Yearb Med Inform 2016; 25(S 01): S103-S116
DOI: 10.15265/IYS-2016-s034
Original Article
Georg Thieme Verlag KG Stuttgart

Clinical Decision Support: a 25 Year Retrospective and a 25 Year Vision

B. Middleton
1  Apervita, Inc., Chicago, IL, USA
2  Harvard T.H. Chan School of Public Health , Boston, MA, USA
,
D. F. Sittig
3  University of Texas Health Science Center at Houston, TX, USA
,
A. Wright
4  Brigham and Women’s Hospital, Harvard Medical School, Boston, MA, USA
› Author Affiliations
Further Information

Correspondence to:

Blackford Middleton
Phone: +1 617 335 7098   

Publication History

02 August 2016

Publication Date:
06 March 2018 (online)

 

Summary

Objective: The objective of this review is to summarize the state of the art of clinical decision support (CDS) circa 1990, review progress in the 25 year interval from that time, and provide a vision of what CDS might look like 25 years hence, or circa 2040. Method: Informal review of the medical literature with iterative review and discussion among the authors to arrive at six axes (data, knowledge, inference, architecture and technology, implementation and integration, and users) to frame the review and discussion of selected barriers and facilitators to the effective use of CDS.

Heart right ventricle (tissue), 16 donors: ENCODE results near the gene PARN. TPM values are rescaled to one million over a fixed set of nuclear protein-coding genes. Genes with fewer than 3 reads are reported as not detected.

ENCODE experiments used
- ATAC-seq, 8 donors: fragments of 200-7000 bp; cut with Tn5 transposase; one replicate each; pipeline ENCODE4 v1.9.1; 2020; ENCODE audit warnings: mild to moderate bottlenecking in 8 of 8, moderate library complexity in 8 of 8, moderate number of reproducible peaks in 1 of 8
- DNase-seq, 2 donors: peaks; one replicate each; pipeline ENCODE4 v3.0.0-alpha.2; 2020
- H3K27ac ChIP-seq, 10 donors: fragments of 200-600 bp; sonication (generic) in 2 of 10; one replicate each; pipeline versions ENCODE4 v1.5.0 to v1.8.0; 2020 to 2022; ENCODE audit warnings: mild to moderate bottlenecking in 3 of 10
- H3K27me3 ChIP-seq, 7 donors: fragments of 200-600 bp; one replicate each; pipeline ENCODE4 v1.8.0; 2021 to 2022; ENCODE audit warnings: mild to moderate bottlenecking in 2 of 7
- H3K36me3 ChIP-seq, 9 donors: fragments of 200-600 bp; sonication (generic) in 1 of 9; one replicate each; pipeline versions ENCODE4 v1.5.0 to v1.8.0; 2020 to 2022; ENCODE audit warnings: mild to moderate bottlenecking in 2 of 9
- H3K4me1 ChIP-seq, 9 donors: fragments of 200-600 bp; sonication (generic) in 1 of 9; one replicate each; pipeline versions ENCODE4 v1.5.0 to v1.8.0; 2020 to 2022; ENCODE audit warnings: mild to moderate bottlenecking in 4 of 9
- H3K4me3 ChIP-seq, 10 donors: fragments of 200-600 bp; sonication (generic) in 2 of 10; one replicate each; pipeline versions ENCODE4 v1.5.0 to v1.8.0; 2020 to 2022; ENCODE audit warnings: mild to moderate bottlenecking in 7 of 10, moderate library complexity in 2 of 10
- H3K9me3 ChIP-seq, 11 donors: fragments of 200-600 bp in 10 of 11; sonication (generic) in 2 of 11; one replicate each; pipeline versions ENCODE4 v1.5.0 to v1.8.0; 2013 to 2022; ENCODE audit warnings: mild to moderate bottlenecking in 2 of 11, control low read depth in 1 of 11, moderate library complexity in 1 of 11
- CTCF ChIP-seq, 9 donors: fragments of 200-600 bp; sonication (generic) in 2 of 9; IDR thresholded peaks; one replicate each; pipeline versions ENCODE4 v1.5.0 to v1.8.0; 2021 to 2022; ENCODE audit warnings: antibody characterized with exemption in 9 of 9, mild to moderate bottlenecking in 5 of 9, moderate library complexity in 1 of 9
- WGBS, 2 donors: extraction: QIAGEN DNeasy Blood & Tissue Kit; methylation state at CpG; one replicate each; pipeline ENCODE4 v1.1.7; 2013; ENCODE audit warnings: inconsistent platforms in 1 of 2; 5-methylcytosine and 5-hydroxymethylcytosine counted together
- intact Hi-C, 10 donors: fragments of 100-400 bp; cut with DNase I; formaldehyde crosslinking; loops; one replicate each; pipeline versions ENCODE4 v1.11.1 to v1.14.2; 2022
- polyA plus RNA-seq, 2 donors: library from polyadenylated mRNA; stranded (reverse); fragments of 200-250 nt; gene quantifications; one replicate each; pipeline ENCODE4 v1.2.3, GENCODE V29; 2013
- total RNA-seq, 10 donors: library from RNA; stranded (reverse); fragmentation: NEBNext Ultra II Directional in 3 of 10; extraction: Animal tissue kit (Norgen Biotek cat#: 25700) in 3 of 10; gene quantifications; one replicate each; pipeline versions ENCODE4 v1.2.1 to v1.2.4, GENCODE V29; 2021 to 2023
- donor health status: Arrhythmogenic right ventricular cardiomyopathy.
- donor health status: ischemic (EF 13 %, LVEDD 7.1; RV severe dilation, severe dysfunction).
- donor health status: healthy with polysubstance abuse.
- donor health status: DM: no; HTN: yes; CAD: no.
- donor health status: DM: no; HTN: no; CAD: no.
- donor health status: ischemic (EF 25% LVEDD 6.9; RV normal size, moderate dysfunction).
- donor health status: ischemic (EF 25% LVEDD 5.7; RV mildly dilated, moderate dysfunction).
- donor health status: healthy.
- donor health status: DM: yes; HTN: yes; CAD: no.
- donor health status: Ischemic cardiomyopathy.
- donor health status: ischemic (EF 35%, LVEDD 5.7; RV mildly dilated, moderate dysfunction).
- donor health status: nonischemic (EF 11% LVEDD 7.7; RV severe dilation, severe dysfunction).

Result: In each of the six axes, significant progress has been made. Key advances in structuring and encoding standardized data with an increased availability of data, development of knowledge bases for CDS, and improvement of capabilities to share knowledge artifacts, explosion of methods analyzing and inferring from clinical data, evolution of information technologies and architectures to facilitate the broad application of CDS, improvement of methods to implement CDS and integrate CDS into the clinical workflow, and increasing sophistication of the end-user, all have played a role in improving the effective use of CDS in healthcare delivery.

Conclusion: CDS has evolved dramatically over the past 25 years and will likely evolve just as dramatically or more so over the next 25 years. Increasingly, the clinical encounter between a clinician and a patient will be supported by a wide variety of cognitive aides to support diagnosis, treatment, care-coordination, surveillance and prevention, and health maintenance or wellness.


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Correspondence to:

Blackford Middleton
Phone: +1 617 335 7098